In a fallen and divided world, it remains both possible and necessary to question in a constructive way. Our questioning should be sincere, arising from a genuine desire for truth and not from the wish to score a point. The best questioning is a prelude to listening; listening to those whose views and policies we find uncongenial or challenging; listening not only to the powerful but to those whose voices are drowned out by the powerful. That kind of questioning, that kind of listening, acknowledges our common humanity as children of God and acknowledges the call to love our neighbour which arises from that. By questioning in that way, we can both render unto Caesar what is Caesar’s, and render unto God what is God’s. 



Zoom Harvest Liturgy for Tuesday 17th October 2023 at 4pm

Zoom Worship October 2023 ‘Harvest’    see email for login deatils

Introit: Festive music for Trumpet and Organ

LOBE DEN HERREN played by Hans Huber and Norbert Duchtel


O Lord, open thou our lips;

And our mouths shall shew forth thy praise.

O God, make speed to save us;

O Lord, make haste to help us.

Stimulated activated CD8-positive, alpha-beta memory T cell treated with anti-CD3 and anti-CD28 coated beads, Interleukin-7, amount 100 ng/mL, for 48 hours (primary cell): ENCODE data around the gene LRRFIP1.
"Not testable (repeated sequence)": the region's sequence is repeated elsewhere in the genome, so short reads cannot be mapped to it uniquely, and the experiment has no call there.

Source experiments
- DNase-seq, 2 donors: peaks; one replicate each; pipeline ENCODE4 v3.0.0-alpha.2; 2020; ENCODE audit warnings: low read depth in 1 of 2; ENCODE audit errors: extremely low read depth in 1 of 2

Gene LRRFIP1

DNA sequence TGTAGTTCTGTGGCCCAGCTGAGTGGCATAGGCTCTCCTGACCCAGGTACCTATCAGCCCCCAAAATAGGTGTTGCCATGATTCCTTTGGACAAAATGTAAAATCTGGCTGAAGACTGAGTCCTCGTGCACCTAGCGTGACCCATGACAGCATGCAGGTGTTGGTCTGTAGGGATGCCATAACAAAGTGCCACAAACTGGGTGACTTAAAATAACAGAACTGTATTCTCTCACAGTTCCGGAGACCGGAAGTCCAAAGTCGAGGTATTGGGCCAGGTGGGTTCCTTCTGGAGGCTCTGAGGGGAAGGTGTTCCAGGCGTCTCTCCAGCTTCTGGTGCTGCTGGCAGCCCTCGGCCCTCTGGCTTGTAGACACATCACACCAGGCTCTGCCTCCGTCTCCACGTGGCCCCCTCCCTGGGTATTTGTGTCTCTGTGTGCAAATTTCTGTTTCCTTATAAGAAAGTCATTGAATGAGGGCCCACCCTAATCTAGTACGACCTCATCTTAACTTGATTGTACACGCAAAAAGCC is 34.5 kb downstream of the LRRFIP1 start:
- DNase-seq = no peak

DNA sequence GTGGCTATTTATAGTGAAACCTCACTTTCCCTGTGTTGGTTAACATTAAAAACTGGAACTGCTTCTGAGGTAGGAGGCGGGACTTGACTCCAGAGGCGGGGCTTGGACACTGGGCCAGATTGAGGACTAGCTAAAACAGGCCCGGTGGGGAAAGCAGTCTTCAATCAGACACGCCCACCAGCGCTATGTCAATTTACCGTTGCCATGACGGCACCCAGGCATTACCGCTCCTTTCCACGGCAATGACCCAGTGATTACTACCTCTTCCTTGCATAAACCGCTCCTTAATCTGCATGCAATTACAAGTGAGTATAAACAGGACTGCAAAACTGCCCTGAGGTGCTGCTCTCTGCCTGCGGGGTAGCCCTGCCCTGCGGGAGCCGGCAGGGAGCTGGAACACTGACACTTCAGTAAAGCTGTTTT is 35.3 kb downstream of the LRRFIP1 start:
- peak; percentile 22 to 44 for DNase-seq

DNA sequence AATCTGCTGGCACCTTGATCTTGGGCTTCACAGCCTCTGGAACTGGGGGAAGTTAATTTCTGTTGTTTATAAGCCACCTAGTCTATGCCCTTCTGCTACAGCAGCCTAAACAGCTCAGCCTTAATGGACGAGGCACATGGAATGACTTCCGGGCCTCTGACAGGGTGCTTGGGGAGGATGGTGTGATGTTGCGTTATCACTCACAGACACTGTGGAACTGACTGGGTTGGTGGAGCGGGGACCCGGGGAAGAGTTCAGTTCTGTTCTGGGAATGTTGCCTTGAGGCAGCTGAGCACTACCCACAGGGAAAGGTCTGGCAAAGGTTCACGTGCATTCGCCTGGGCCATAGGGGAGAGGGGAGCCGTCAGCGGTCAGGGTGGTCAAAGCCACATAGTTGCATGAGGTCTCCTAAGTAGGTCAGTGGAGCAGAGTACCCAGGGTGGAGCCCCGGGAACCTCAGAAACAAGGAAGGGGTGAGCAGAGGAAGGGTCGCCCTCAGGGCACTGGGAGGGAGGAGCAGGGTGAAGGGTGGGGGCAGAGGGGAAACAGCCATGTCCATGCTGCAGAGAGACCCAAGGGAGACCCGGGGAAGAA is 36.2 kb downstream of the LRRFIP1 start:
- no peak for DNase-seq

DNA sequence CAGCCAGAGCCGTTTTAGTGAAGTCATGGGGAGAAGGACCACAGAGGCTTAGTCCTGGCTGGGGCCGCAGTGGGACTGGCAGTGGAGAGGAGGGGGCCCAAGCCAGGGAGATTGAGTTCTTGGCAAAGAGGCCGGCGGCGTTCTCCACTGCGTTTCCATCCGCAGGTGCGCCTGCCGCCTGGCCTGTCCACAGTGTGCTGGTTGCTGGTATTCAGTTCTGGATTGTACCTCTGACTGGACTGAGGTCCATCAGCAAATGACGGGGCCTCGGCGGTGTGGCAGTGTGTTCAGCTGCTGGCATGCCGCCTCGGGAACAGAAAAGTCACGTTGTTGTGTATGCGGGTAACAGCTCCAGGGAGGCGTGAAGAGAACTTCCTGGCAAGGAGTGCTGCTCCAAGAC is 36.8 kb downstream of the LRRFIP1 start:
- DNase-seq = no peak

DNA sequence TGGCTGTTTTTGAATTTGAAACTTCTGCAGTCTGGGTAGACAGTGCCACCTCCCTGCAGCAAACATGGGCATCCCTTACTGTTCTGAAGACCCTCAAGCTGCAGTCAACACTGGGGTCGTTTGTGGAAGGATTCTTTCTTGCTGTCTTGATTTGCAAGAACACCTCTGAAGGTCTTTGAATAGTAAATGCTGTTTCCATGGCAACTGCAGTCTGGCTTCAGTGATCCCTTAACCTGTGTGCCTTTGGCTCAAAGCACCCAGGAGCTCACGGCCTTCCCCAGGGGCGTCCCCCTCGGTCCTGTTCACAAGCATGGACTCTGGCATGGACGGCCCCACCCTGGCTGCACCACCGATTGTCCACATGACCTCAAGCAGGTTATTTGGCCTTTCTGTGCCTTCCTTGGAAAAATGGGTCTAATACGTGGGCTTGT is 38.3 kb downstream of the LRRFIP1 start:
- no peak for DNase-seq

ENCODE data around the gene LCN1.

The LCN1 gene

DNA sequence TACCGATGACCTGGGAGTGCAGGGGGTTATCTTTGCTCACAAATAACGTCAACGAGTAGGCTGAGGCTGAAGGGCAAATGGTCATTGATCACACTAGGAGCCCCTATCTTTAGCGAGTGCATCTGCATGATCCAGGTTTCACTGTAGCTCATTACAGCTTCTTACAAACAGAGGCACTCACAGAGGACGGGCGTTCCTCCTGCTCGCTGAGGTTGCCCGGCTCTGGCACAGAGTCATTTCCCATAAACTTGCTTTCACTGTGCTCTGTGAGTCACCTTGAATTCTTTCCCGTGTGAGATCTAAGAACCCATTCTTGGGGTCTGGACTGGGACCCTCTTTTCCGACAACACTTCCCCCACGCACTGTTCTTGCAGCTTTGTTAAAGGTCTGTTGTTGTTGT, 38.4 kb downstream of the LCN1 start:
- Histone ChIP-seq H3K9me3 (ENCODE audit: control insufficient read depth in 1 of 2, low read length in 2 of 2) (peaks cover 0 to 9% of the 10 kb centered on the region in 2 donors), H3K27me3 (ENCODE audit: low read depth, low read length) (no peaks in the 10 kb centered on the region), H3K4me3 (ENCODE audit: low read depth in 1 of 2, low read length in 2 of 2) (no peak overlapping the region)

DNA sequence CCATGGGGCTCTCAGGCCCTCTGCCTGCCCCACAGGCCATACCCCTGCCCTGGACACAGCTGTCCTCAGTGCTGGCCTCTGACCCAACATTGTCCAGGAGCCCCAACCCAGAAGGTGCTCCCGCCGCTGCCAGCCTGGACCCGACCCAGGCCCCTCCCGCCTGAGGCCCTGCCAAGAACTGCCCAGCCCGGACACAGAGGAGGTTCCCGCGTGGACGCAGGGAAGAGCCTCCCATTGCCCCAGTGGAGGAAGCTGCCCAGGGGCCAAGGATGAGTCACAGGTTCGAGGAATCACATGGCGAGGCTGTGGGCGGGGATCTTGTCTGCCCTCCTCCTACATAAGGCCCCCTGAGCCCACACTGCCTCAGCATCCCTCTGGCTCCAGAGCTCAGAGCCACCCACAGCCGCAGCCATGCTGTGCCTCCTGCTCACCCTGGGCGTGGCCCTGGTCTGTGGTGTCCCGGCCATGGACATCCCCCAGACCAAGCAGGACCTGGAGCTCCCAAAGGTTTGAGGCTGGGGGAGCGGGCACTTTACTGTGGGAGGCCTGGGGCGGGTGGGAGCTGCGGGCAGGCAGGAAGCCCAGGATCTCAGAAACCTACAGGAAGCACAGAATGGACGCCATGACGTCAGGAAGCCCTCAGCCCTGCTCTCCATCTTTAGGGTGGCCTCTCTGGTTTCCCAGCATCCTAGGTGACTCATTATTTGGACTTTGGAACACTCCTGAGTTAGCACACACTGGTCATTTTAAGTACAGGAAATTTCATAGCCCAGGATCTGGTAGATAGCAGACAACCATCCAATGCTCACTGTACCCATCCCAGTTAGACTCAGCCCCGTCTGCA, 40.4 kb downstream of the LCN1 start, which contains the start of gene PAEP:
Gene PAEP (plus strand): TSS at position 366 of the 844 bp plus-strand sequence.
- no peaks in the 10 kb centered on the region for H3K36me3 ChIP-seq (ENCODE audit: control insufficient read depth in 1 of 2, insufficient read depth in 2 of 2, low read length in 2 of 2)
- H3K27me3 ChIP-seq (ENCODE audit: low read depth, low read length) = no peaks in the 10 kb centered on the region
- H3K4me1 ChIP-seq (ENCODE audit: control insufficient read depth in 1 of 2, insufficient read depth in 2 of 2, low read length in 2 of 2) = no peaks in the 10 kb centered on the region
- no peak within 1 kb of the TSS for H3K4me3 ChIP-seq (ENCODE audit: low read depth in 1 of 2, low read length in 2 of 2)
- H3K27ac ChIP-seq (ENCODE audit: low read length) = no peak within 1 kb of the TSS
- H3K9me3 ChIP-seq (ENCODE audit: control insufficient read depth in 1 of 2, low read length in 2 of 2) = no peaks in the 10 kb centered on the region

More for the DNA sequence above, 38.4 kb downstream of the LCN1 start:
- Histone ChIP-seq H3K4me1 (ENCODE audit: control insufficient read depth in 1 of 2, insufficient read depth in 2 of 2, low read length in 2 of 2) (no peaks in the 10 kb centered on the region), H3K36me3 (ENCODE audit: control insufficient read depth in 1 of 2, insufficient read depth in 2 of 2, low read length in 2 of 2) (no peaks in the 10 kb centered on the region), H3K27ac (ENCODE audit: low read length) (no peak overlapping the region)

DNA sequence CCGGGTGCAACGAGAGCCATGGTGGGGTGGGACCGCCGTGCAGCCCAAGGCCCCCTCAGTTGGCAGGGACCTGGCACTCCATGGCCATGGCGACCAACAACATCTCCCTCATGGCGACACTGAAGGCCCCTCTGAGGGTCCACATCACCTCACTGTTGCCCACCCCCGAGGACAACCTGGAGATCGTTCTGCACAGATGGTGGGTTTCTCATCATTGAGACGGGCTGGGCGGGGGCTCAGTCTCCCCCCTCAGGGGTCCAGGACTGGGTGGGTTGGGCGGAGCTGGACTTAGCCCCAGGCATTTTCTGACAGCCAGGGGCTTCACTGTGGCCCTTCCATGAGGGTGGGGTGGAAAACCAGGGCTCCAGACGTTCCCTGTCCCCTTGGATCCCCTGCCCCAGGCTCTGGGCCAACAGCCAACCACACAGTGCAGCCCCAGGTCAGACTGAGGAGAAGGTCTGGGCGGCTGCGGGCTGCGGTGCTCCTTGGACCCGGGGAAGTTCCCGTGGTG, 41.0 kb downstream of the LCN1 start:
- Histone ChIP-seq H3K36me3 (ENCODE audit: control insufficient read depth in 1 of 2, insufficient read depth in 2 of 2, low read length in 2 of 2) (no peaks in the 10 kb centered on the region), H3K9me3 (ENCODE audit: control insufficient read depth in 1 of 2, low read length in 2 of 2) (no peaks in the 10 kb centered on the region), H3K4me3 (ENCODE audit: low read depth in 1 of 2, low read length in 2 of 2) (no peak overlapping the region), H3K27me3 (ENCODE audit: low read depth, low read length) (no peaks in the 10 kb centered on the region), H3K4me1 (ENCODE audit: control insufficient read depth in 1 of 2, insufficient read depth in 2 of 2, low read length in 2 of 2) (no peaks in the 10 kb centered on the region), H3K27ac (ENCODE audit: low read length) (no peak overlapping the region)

Glory be to the Father, and to the Son:
and to the Holy Ghost;
As it was in the beginning, is now, and ever shall be: world without end. Amen.

Praise thee the Lord;

The Lord’s name be praised.


We plough the fields, and scatter The good seed on the land,
But it is fed and watered By God’s almighty hand; 

He sends the snow in winter, The warmth to swell the grain, 

The breezes and the sunshine, And soft refreshing rain:

All good gifts around us are sent from heaven above, 

Then thank the Lord, O thank the Lord, for all his love.

He only is the Maker
Of all things near and far,
He paints the wayside flower, He lights the evening star.
The winds and rains obey him, By him the birds are fed; 

Much more to us, his children, He gives our daily bread:

All good gifts around us are sent from heaven above, 

Then thank the Lord, O thank the Lord, for all his love.